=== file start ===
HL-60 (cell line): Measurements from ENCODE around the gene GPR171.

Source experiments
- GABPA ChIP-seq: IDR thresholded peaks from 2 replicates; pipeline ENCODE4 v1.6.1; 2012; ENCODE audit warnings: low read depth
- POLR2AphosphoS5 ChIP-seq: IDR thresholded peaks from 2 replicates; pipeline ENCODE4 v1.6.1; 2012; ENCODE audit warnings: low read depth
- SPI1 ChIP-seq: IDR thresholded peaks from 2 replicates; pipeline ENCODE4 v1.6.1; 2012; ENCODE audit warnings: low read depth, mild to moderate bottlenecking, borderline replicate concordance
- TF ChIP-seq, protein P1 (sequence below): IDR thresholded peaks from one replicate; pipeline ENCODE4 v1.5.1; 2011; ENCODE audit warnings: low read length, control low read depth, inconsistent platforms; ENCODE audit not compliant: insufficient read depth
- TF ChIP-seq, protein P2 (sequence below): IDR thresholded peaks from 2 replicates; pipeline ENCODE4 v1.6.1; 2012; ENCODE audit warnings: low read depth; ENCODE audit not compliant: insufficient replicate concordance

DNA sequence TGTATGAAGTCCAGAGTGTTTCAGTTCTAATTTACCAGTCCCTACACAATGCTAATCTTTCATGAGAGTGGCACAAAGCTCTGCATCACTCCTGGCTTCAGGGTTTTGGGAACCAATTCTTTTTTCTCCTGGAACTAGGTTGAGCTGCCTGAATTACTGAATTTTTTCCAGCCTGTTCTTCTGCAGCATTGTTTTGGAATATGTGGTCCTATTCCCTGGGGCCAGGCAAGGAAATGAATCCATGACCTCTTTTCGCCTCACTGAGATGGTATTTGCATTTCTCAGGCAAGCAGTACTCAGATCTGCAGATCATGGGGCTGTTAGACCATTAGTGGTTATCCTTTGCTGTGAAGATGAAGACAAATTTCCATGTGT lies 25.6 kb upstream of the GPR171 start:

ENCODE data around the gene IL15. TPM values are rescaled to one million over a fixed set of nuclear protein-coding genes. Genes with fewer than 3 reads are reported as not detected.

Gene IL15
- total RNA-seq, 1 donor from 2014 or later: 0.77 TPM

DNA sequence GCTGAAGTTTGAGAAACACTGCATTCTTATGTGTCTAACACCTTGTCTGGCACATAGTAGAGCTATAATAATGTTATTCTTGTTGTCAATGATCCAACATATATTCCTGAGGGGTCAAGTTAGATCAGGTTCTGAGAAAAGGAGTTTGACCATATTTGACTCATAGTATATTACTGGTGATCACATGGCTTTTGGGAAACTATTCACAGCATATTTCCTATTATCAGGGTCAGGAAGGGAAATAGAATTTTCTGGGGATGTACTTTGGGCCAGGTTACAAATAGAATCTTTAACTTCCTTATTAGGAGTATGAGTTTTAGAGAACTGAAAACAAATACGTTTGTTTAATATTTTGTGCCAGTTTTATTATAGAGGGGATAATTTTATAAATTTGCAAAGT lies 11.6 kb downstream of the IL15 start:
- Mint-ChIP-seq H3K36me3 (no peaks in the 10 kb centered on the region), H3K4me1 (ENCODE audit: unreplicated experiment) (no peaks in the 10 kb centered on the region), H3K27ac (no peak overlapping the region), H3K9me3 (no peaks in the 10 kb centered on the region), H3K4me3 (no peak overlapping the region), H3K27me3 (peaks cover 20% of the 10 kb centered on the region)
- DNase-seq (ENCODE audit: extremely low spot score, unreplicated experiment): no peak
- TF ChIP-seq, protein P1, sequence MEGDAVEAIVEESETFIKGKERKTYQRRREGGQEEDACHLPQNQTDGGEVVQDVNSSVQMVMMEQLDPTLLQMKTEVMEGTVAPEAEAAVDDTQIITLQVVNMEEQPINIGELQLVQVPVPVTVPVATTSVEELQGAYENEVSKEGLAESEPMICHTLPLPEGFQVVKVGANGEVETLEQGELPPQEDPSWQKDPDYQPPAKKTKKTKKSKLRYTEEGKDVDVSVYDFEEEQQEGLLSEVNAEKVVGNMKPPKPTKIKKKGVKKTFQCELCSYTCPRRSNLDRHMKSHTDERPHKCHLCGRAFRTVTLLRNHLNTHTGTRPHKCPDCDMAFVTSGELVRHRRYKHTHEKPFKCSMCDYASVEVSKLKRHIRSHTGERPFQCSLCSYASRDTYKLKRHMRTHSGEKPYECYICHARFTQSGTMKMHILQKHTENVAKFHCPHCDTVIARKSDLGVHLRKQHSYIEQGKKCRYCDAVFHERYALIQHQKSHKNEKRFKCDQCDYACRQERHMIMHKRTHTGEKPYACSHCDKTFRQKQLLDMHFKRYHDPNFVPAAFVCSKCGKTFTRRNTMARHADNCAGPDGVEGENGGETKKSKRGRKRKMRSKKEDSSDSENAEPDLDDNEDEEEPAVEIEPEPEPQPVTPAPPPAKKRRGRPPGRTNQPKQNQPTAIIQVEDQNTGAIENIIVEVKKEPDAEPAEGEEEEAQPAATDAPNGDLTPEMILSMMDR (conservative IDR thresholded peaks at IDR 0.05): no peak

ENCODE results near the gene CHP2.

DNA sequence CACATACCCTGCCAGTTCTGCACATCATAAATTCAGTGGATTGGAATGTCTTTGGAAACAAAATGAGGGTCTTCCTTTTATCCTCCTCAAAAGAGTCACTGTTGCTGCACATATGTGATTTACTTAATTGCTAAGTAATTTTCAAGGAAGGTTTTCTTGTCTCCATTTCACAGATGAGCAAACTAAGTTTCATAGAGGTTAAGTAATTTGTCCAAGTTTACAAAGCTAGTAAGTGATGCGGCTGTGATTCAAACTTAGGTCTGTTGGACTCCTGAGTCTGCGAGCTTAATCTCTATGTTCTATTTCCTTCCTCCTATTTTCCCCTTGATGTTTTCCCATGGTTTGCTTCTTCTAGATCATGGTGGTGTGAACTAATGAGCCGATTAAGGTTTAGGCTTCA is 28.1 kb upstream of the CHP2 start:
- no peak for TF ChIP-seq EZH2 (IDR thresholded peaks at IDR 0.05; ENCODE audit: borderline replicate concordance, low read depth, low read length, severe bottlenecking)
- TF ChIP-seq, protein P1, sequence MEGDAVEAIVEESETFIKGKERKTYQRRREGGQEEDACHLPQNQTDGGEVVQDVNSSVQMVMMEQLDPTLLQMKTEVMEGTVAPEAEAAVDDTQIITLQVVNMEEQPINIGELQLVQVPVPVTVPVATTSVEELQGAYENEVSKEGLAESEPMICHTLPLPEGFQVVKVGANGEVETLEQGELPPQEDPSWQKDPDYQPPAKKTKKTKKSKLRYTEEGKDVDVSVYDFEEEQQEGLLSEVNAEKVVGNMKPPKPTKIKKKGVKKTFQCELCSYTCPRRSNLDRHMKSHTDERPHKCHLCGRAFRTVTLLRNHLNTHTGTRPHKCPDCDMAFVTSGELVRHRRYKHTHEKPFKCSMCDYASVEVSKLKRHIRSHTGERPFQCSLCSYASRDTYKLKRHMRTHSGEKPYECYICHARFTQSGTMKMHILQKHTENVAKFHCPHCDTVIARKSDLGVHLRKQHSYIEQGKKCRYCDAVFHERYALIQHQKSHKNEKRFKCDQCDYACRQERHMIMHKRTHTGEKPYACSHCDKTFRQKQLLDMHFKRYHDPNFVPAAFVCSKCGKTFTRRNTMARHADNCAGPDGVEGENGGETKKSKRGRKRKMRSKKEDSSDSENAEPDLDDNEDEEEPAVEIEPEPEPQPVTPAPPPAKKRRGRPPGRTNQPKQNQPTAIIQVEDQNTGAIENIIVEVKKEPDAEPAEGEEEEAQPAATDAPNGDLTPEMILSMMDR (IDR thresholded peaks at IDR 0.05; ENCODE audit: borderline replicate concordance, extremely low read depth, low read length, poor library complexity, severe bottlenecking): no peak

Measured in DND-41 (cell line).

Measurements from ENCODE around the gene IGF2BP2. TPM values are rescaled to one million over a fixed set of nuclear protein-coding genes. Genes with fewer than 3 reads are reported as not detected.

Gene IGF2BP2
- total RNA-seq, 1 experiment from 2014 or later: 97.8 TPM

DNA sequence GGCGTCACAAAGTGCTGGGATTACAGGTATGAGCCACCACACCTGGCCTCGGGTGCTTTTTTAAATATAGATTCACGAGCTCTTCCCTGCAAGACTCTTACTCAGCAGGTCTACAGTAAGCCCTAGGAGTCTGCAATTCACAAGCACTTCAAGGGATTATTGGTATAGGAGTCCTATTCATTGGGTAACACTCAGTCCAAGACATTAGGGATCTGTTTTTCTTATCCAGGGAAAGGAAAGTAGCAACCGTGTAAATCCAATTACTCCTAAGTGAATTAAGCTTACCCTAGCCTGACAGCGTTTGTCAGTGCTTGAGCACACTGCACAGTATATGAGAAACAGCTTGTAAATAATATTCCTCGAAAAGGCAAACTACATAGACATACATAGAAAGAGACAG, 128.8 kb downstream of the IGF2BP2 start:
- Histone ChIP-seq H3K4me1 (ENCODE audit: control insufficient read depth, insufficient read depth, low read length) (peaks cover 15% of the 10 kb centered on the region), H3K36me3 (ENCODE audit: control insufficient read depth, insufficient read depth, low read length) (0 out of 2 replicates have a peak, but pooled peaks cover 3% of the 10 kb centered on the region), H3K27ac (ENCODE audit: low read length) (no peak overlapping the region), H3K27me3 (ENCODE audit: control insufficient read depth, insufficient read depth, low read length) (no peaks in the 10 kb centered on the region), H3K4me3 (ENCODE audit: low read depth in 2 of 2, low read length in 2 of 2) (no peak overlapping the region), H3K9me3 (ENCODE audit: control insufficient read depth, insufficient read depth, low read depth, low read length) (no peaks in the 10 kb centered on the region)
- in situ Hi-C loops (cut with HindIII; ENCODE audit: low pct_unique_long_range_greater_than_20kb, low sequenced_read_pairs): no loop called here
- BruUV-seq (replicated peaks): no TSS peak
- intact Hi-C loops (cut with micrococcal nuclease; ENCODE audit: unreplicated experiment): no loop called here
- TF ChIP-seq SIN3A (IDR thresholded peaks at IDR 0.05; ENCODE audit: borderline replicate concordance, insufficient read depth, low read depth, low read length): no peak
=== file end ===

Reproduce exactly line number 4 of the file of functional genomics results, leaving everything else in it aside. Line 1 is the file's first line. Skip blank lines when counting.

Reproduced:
- POLR2AphosphoS5 ChIP-seq: IDR thresholded peaks from 2 replicates; pipeline ENCODE4 v1.6.1; 2012; ENCODE audit warnings: low read depth